Gov. Andrew Cuomo on Monday announced plans to ban flavored e-cigarettes amid a spate of illnesses and several deaths that have been linked to using vaping devices.
More than 450 cases of possible e-cigarette-related lung illnesses have been reported to the Centers for Disease Control as of Sept. 6, including five confirmed deaths, the agency said on its website.
At a press conference on Monday, Cuomo and New York State Department of Health Commissioner Howard Zucker urged people to curtail the habit until health officials know more about it.
“Common sense says that if you don’t know what you are smoking, don’t smoke it,” Cuomo said. “And right now, we don’t know what you’re smoking.”
He also said he will propose legislation that will make flavored e-cigarettes illegal.
“[They’re] attracting thousands of young people to an activity,” he said. “And again, we don’t know exactly what they are smoking or what the consequences are.”
The Department of Health has launched an investigation that will involve sending out subpoenas to some of the companies that manufacture vaping products, the governor said.
New York State alone has seen 41 patients with possible vaping-related illnesses, Zucker noted. Wadsworth Center, a public health laboratory in Albany, analyzed samples from some of those patients and found “high levels” of vitamin E acetate — a chemical used as a filler in some vaping products, he said.
When high levels of the chemical are inhaled into the lungs, it can damage the air sacs, he explained.
While all of the samples the lab has tested came from “black market products,” Zucker said it was safer to avoid both legal and illegal vaping products until more testing is done.
“Obviously you can get quite ill,” he said. “I think it’s important … at this point in time, to err on the side of caution … and to not use any of the products.”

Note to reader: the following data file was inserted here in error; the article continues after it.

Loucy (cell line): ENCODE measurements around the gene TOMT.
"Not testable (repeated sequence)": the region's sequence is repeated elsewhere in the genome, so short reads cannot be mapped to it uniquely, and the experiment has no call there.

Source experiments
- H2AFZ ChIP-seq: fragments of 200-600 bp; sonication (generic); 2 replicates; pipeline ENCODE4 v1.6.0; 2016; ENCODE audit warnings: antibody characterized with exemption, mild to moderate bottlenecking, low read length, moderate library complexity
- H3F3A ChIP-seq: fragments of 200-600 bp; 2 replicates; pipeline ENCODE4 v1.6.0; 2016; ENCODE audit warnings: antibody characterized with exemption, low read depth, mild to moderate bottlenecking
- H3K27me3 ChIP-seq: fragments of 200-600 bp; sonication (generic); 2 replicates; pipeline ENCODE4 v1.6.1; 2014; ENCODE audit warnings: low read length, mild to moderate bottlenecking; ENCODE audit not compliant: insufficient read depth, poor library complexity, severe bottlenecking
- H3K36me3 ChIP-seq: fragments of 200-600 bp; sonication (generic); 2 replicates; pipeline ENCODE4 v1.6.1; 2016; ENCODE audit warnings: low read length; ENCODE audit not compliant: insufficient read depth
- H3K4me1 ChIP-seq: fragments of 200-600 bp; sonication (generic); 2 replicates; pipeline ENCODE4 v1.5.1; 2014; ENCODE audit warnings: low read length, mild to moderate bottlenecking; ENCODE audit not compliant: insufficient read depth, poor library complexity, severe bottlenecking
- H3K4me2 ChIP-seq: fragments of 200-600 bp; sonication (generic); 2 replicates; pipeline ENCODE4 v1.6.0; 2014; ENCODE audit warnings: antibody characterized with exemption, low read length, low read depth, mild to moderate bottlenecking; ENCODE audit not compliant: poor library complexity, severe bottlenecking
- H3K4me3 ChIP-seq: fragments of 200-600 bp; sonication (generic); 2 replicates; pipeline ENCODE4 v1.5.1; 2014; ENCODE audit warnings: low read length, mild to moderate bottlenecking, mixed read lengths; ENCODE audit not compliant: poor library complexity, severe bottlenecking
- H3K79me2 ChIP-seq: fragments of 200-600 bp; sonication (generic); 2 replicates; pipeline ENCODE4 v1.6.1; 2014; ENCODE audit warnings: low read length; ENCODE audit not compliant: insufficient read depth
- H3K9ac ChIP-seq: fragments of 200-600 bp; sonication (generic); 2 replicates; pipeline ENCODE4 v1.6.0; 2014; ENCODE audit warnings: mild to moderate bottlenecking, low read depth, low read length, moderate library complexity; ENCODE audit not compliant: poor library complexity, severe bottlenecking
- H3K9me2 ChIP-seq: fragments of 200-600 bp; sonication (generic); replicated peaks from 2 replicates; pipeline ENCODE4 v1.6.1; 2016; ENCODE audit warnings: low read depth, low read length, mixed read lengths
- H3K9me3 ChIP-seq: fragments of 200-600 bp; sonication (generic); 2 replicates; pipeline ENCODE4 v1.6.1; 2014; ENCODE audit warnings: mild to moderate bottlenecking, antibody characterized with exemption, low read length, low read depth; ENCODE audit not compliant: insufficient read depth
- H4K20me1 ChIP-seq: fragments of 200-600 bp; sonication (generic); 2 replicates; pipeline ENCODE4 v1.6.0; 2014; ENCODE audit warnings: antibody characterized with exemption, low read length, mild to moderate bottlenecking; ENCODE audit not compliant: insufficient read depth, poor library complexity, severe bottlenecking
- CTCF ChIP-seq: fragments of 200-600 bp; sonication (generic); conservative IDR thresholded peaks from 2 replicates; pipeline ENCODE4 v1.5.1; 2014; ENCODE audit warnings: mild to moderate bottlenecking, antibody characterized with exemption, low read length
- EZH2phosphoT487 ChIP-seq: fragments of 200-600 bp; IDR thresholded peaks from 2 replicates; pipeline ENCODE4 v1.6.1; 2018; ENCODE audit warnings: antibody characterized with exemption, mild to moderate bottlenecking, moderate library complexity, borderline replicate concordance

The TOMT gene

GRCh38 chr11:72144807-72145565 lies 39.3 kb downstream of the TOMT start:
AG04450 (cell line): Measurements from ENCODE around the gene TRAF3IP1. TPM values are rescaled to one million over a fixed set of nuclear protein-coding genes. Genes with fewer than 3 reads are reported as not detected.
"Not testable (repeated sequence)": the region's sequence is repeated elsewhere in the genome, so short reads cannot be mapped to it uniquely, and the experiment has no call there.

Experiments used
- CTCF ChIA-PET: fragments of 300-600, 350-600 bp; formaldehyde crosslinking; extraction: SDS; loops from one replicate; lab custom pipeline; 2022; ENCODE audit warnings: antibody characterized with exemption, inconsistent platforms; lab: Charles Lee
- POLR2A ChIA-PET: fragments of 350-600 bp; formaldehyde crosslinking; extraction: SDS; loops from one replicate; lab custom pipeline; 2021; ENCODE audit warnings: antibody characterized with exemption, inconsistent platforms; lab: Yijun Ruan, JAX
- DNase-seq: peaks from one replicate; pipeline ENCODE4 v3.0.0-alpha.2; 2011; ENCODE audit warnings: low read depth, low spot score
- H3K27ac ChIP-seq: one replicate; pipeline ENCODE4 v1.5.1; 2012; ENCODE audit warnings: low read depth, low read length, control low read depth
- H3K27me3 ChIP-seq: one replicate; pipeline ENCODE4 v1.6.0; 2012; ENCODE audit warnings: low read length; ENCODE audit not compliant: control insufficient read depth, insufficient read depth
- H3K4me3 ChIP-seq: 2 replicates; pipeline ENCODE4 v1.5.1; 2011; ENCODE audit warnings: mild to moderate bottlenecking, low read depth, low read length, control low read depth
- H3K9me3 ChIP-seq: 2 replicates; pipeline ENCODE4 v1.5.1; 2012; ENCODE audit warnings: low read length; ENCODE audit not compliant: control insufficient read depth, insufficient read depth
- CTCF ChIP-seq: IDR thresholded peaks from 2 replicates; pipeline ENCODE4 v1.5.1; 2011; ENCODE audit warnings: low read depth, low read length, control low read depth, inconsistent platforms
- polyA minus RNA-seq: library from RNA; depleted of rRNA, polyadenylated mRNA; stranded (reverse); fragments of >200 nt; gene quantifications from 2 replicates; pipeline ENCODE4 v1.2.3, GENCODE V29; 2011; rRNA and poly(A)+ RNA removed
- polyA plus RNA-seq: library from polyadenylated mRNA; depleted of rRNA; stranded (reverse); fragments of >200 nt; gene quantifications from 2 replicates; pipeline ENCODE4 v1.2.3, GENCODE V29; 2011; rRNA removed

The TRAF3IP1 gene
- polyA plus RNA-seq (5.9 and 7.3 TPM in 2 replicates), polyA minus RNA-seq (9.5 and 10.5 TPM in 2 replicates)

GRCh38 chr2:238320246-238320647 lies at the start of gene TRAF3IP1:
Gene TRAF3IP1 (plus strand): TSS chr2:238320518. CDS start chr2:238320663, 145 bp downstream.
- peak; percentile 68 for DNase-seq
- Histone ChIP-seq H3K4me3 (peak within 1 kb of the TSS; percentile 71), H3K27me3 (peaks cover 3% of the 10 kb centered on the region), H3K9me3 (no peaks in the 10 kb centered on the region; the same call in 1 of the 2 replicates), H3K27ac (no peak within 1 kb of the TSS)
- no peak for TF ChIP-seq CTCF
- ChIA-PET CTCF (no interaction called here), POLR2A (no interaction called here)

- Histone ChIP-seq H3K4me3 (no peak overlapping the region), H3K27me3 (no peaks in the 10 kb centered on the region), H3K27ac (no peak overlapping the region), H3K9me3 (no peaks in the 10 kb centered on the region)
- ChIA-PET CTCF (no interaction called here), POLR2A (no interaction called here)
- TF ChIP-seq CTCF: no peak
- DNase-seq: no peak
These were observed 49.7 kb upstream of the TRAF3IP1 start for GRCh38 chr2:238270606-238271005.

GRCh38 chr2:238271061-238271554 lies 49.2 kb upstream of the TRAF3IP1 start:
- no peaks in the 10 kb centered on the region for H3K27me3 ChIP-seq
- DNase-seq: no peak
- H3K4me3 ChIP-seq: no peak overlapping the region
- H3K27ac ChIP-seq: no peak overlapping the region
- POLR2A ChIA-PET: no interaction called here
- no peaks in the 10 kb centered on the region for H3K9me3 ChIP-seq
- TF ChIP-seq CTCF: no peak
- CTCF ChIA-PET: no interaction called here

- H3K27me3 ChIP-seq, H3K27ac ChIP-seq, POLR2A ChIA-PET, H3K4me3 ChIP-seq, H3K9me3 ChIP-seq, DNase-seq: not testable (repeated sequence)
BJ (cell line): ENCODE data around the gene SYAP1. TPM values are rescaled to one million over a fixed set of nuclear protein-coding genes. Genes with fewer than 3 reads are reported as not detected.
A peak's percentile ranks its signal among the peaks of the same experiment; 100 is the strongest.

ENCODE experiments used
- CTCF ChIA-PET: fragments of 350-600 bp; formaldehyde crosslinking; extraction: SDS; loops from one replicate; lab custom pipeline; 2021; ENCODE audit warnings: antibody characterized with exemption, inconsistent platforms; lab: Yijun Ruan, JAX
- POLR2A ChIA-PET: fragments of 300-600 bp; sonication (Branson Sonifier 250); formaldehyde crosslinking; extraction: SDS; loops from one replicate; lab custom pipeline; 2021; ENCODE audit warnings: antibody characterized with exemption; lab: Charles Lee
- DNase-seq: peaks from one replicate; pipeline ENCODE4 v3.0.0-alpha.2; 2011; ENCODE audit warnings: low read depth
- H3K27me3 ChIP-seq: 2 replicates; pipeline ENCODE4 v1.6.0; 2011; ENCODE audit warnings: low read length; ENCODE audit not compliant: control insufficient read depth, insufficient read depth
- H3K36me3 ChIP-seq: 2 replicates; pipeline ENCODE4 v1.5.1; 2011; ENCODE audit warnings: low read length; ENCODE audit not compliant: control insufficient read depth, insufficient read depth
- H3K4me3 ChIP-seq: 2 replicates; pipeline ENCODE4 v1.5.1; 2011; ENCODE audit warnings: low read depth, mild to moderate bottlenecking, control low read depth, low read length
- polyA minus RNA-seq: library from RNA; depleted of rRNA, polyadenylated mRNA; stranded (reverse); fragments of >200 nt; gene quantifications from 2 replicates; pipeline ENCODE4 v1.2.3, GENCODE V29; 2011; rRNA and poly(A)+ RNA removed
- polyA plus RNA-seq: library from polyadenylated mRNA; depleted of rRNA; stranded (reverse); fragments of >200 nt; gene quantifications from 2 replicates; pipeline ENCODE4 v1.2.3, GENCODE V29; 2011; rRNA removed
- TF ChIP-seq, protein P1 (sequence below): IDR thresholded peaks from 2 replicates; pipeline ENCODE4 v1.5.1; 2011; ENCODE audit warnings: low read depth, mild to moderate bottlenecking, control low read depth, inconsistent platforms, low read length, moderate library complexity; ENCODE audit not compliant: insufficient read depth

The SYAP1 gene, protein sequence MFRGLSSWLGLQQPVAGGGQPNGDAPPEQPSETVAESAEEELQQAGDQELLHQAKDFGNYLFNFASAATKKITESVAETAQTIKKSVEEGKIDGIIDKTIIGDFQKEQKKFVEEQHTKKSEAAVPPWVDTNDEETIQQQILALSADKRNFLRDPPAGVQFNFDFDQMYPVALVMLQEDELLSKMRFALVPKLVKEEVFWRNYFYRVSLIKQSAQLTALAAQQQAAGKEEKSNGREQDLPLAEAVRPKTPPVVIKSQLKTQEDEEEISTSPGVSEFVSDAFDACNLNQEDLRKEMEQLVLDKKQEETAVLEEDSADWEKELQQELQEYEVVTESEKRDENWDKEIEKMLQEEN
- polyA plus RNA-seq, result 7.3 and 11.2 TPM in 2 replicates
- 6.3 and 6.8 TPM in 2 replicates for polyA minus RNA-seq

In addition to launching the investigation and moving to ban flavored e-cigarettes, shops in New York State that sell e-cigarettes or other vaping products will have to post signs warning customers it is a “risky activity,” Cuomo said.
Officials in the e-cigarette industry say their mission is to provide adults with an alternative to traditional cigarettes and that they are committed to keeping the products out of the hands of teenagers.
The CDC hasn’t officially identified a cause of the more than 450 reported lung illnesses, but “all reported cases have a history of using e-cigarette products,” it said.
It isn’t clear yet whether the cases are linked to “any specific substance or e-cigarette product,” the agency noted, adding that many patients reported “using e-cigarette products with liquids that contain cannabinoid products, such as tetrahydrocannabinol (THC).”
Cuomo on Monday said the state’s guideline is “quite simple.”
“Don’t do it. Don’t do it because we don’t know that it is safe,” he said. “Until we have the information, why would you take the risk?”